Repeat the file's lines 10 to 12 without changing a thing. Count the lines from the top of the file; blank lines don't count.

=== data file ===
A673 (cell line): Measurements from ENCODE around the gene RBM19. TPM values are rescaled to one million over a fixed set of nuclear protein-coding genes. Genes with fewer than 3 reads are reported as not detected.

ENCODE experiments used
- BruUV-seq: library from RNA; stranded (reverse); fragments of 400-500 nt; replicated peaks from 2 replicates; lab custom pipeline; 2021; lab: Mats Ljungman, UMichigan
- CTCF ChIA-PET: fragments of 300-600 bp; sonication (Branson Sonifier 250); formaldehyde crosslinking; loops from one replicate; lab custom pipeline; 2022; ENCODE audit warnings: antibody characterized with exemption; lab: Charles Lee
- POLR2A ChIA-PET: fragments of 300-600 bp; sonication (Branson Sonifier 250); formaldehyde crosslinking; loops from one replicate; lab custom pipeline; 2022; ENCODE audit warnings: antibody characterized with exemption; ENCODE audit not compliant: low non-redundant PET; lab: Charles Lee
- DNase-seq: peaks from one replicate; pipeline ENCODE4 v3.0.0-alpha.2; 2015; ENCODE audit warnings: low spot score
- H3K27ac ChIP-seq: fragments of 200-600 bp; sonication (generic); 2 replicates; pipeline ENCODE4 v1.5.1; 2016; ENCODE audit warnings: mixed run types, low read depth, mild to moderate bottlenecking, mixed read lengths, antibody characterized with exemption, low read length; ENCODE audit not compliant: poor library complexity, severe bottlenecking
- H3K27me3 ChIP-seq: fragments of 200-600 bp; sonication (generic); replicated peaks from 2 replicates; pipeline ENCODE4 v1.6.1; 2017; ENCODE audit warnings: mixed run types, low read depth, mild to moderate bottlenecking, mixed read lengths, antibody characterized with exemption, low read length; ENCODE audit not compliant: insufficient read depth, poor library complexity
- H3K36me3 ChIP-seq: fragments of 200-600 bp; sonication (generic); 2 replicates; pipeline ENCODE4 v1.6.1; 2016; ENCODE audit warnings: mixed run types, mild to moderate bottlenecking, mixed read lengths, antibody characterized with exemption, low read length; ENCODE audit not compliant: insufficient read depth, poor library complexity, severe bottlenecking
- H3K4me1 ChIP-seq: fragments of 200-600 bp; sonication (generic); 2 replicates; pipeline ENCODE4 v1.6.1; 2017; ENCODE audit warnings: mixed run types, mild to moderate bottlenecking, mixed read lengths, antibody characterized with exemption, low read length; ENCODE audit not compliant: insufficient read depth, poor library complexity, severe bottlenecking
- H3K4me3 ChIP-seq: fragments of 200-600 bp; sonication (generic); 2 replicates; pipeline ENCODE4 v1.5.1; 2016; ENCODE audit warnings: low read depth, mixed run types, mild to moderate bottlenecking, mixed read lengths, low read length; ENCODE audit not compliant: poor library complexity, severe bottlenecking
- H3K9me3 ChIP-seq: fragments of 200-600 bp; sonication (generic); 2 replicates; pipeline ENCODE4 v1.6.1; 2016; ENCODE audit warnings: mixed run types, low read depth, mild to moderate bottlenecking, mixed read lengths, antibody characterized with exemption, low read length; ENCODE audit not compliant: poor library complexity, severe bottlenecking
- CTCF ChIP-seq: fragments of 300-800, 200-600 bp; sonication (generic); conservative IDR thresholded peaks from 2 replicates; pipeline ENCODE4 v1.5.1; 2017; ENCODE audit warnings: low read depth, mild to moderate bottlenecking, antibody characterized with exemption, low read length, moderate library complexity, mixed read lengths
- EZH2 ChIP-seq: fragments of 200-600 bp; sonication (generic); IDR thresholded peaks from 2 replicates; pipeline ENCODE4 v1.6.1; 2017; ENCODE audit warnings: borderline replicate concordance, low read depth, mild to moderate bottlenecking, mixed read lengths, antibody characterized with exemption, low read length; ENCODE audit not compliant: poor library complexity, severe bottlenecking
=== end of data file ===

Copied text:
- H3K4me1 ChIP-seq: fragments of 200-600 bp; sonication (generic); 2 replicates; pipeline ENCODE4 v1.6.1; 2017; ENCODE audit warnings: mixed run types, mild to moderate bottlenecking, mixed read lengths, antibody characterized with exemption, low read length; ENCODE audit not compliant: insufficient read depth, poor library complexity, severe bottlenecking
- H3K4me3 ChIP-seq: fragments of 200-600 bp; sonication (generic); 2 replicates; pipeline ENCODE4 v1.5.1; 2016; ENCODE audit warnings: low read depth, mixed run types, mild to moderate bottlenecking, mixed read lengths, low read length; ENCODE audit not compliant: poor library complexity, severe bottlenecking
- H3K9me3 ChIP-seq: fragments of 200-600 bp; sonication (generic); 2 replicates; pipeline ENCODE4 v1.6.1; 2016; ENCODE audit warnings: mixed run types, low read depth, mild to moderate bottlenecking, mixed read lengths, antibody characterized with exemption, low read length; ENCODE audit not compliant: poor library complexity, severe bottlenecking